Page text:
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Paging Ms. Margie

Recently, Gumshoe read a quote from the late Margaret Mead who was a cultural anthropologist who made a career of “observing people”. She really was into the denizens of Samoa for some reason.  Maybe that skewed principle of the noble savage untouched (unclothed also) from modern civilization touched her academic acumen?

Note:  When Gumshoe thinks of Samoa, it brings into Gumshoe’s mind, “Samoas”, that tasty Girl Scout chocolate and coconut cookie.  Yummy!

Anyway, back to her quote in which she articulated in her small treatise, “The Many Rights of Life”.

Quote:

The deceased have the right to be mourned after their death and the right to vanish into the unremembered past.

Gumshoe took pause to ponder Ms. Margie Mead’s pontification on the last part — “vanish into the unremembered past”.  Did she actually mean now you see me and now you don’t? Hocus-pocus, I’m up in smokus!

Gumshoe never met a deceased person who advised me of their rights to anything. Gumshoe never had to admonish a deceased suspect of their Miranda Rights. Maybe Ms. Margie actually meant the rite (right?) of passage?  The passage across the river Styx into oblivion.  

Gumshoe, unfortunately, will never truly know, since Ms. Margie is not returning any response or any of her anthropological observations from that sweet goodnight on the other side of Samoa.

Speaking of “sweet”, Gumshoe will now pursue a few tasty Samoas with a cold glass of milk (nonfat) without remorse or guilt.

Remember to always love the ones who love you and even try to love that don’t.

Coram Deo!

Danny Pitocco
Danny Pitocco
RETIRED (as a Detective with the Snohomish County Sherriff’s Department, Washington State), Danny has over forty years of law enforcement experience across city, county, state and federal levels of government, including service as a Special Agent for the DEA, US Department of Justice. He’s a decorated law enforcement veteran, and recipient of the "Detective of the Year" award for Snohomish County, Danny is a certified composite artist and has testified as an expert witness in the field of narcotics and modus operandi of particular crimes in state and federal courts in California, and has given testimony before federal grand juries. Danny served four years of active duty in the US Marine Corps and loves Jesus as his personal savior.

4 COMMENTS

  1. Interesting thought bro Danny. I will leave ‘my’ thoughts to Daniel Amiri, a Catholic layman and finance professional. A graduate of theology and classics from the University of Notre Dame, who expresses my thinking in much better words that could I……
    “For Americans, we can see a subtle shift away from Jesus’ teaching when discussing “rights.” Americans are proficient at discussing what they have a “right” to do. There’s a right to privacy, a right to speech, a right to practice one’s religion, etc. New rights are proclaimed at a seemingly increasing pace. But this focus on “rights” language can draw us away from the heart of the Gospel. We essentially become burdened with an array of rights that, rather than allowing us to do what we ought, isolates us from our neighbors who often have competing rights that supersede our own.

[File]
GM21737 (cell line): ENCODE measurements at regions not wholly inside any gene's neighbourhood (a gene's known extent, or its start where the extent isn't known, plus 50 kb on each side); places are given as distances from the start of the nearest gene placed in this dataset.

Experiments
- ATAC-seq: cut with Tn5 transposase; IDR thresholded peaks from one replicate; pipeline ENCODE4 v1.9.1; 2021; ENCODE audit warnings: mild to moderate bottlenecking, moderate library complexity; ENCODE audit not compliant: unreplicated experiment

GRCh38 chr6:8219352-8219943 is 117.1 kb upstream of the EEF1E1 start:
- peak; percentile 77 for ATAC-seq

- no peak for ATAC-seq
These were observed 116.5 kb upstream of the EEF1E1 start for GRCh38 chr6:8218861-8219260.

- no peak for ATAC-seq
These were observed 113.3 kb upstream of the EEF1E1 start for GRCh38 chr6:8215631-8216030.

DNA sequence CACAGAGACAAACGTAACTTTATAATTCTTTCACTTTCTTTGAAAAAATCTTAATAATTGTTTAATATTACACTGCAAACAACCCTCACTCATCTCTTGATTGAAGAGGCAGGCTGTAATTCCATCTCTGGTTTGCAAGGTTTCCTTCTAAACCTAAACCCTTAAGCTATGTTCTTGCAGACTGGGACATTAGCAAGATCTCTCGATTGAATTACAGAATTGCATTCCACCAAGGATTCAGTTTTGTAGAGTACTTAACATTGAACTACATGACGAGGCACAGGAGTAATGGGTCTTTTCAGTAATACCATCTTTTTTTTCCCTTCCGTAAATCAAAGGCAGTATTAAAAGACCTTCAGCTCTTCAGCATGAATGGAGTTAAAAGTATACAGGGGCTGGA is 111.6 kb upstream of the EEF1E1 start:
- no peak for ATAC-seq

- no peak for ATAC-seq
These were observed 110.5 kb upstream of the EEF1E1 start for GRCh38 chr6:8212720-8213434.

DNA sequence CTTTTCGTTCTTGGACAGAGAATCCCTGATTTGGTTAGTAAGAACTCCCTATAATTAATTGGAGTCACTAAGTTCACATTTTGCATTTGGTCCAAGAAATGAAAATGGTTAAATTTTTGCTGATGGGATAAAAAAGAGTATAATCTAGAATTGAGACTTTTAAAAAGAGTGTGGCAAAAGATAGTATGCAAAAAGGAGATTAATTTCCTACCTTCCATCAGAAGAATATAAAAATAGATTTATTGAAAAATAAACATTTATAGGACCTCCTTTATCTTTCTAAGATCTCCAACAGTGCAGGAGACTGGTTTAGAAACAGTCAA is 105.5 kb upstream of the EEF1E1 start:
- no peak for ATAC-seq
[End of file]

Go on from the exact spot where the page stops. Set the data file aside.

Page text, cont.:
With so much conversation about “rights,” it is not surprising when American Christians inject this rights language even into our faith life. Christians can easily lose sight of our responsibilities to others when we prioritize self-interested “rights” over Christ’s teaching. Instead of seeing every moment as an opportunity to share the love of Christ, too much focus on ourselves can create a bunker mentality, in which we lash out reflexively against a world we believe is out to strip us of our freedoms at every turn.”

    • Once again bro you have put forth true wisdom and insight. It just struck me how many “rights” that secular society seem to carve out almost on a daily basis. It is indeed sad that the living deny the God-given right to life to the most vulnerable, helpless and innocent — babies. The culture of death is alive and well. The late Ms Mead was their
      proponent by the way. Thanks Mike for responding to my article.

  2. Hmmm. I have a bit of trouble accepting the theory that a deceased person has any rights beyond a decent burial. It seems to me that any related rights belong to the living. The right to mourn the deceased or not. (Perhaps in some cases to even celebrate.)

    • I agree with you my friend Ken. The deceased deserve a burial, period. They forfeit any further rights beyond the grave. But of course a last will and testament permits them to express their grave thoughts to the living. Where there is a will, there is a relative as the saying goes. Thanks for your comment Ken.

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